You wake up in the morning, your knees are stiff and your
lower back aches. Sound familiar?
Arthritis is the leading cause of disability in the United
States. It is one of the most pervasive diseases in the U.S., and according to
the Center for Disease Control. Arthritis is characterized by pain and
inflammation located particularly in the joints throughout the body. More
than 10 million Americans have knee osteoarthritis, the most common form of
Although osteoarthritis cannot be cured, there are ways to
improve your overall health, fitness, and wellbeing by managing the pain
associated with it.
Exercise is one of the most important lifestyle changes a
person can make to aid in coping with the pain of osteoarthritis. Patients who regularly
exercise will have improved mood, improved circulation, healing, and energy.
According to Jessica Black, N.D., a naturopathic physician
based in both Portland and McMinnville, Oregon, exercise reduces pain by
increasing the body’s repairing abilities. Depending on the severity of osteoarthritis,
some individuals may need specific exercise therapy with a qualified physical
therapist to learn what types of exercise will help them most.
Here are some tips for easing pain associated with
osteoarthritis using alternative therapies:
Change your diet to avoid inflammatory foods such as gluten,
dairy, sugar, tomatoes, and potatoes. Include healthy fats such as cold-water
fish and fish oils high in omega-3 fatty acids. Spicy foods—such as
peppers—also have anti-inflammatory properties. Thoroughly chewing your foods
can also help with digestion issues as well.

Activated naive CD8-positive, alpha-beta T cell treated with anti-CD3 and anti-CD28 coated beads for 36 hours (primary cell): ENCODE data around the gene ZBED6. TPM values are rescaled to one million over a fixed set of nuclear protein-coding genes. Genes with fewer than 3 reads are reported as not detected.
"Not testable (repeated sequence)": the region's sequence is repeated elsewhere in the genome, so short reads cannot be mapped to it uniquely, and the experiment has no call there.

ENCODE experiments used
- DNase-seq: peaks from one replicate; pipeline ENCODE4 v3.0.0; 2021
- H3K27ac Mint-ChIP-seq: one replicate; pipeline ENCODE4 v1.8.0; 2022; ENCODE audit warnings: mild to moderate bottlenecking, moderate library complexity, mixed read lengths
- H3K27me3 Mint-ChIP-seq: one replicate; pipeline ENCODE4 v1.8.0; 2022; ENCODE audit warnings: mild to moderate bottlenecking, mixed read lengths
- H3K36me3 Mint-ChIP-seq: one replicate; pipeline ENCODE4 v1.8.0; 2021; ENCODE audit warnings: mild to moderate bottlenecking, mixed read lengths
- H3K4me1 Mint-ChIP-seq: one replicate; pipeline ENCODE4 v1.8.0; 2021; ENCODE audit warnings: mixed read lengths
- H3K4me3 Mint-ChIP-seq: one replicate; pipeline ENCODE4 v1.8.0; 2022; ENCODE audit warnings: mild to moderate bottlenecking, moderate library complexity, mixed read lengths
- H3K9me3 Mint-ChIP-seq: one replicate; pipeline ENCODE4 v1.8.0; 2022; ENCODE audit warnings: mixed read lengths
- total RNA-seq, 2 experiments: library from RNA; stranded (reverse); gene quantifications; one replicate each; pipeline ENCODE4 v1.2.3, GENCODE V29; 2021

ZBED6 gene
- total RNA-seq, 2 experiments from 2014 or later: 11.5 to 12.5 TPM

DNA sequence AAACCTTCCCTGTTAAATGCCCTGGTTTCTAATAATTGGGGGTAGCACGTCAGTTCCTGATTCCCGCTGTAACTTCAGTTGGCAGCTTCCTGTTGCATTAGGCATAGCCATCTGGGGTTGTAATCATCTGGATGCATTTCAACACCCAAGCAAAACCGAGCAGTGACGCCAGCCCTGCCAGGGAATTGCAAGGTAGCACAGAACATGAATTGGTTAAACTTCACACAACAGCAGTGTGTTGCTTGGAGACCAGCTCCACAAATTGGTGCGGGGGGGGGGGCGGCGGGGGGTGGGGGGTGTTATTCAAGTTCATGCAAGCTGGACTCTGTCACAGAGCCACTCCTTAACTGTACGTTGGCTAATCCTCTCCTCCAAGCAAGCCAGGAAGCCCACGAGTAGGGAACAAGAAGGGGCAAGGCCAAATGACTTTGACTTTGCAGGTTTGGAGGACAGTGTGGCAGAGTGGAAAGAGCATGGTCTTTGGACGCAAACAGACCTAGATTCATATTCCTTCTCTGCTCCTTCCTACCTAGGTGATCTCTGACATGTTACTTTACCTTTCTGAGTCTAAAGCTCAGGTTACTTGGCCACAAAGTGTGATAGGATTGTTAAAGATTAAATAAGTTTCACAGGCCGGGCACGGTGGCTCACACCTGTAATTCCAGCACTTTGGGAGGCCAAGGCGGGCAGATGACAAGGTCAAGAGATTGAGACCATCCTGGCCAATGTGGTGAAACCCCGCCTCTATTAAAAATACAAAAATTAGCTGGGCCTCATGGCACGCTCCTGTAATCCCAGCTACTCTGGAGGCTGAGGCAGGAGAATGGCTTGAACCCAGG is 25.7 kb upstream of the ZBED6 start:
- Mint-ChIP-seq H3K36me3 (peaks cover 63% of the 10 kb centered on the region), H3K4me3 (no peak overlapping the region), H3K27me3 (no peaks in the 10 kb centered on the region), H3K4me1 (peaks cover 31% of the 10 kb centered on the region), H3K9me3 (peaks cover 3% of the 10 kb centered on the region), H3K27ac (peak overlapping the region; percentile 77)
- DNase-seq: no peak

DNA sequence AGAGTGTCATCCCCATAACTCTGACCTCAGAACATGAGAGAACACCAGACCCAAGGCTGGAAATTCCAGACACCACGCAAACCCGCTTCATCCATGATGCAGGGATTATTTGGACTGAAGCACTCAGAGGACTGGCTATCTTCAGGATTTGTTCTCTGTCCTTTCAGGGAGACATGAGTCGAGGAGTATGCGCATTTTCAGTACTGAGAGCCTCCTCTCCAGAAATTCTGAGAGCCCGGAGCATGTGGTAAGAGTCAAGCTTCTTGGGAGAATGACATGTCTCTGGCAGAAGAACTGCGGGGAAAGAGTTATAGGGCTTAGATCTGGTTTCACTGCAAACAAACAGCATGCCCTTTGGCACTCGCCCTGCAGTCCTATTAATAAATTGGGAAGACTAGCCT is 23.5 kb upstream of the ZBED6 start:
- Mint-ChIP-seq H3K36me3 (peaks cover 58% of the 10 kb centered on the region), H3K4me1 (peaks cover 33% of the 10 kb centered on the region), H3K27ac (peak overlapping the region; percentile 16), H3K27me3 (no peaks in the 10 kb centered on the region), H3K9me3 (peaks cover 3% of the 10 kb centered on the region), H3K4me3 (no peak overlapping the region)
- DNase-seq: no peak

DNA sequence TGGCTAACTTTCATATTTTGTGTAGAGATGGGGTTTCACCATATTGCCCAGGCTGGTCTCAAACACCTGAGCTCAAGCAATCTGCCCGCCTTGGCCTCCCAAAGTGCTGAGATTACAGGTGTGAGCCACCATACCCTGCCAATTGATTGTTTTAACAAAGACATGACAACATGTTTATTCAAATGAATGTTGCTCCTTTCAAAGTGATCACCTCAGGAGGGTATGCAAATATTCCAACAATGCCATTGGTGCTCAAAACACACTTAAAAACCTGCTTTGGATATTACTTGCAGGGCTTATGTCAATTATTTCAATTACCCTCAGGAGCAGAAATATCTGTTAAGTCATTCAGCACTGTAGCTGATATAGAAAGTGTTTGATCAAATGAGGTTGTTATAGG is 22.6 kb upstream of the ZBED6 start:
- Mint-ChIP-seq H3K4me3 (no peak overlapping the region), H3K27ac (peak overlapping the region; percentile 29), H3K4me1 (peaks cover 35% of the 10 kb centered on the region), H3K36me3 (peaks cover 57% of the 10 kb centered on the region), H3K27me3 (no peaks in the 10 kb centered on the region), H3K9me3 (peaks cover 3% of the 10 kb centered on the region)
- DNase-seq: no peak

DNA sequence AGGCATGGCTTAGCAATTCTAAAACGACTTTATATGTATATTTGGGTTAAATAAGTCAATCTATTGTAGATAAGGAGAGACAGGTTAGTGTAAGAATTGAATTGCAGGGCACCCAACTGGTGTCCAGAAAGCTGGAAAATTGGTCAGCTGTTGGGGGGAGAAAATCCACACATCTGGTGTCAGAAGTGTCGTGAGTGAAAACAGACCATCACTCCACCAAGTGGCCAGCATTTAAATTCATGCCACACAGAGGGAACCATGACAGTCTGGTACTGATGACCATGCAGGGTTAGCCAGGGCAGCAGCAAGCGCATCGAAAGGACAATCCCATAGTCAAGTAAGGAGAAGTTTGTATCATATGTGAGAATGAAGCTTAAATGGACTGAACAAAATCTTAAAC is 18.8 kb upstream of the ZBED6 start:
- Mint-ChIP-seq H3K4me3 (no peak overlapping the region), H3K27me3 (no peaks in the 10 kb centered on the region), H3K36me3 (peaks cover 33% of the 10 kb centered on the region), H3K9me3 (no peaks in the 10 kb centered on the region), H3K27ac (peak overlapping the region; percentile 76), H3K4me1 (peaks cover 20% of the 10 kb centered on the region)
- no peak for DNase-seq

Eating regular small meals, avoiding sugar, eating more
protein, and consuming less simple carbohydrates can help maintain healthy
blood sugar levels. Maintaining balanced blood sugar helps to facilitate proper
circulation and appropriate healing mechanisms in the body.
Some herbal anti-inflammatory nutritional supplements may
help ease pain, such as turmeric and ginger. Some anti-inflammatory
pharmaceutical medications can be harmful to the stomach, and in addition, have
shown some negative consequences in heart disease. You should, however, seek
your doctor’s advice when taking supplements to avoid any complications with
medication or to prevent an allergic reaction.
Regular exercise can prevent
stiffness in the joints, as well as stimulate circulation and healing. Low-impact
aerobic exercise, such as walking, using an elliptical machine, riding a
bike, swimming, or water aerobics are softest on the joints while providing
maximum health benefits. Other forms of exercise, such as Tai Chi or yoga, can help.
Besides promoting circulation
and healing, exercise promotes weight loss, which is highly beneficial for
people with osteoarthritis. For people with severe osteoarthritis, physical
therapy may first be needed before you start an exercise routine.
Besides those listed above,
these therapies may be beneficial for treating pain associated with
massage can increase the body’s natural healing circulation.
assistance devices (canes or a brace) may help
take the pressure off the joint thereby relieving pain.
oil pack is an old-fashioned remedy to relieve swelling or inflammation, and it
can be made at home in a compress to relieve joint inflammation. Castor oil is
available at most health food stores.
over-the-counter pain reliever creams, such as
arnica, may help.
a lukewarm bath
with lavender oil or Epsom salt.
a cold pack after
exercise can help prevent inflammation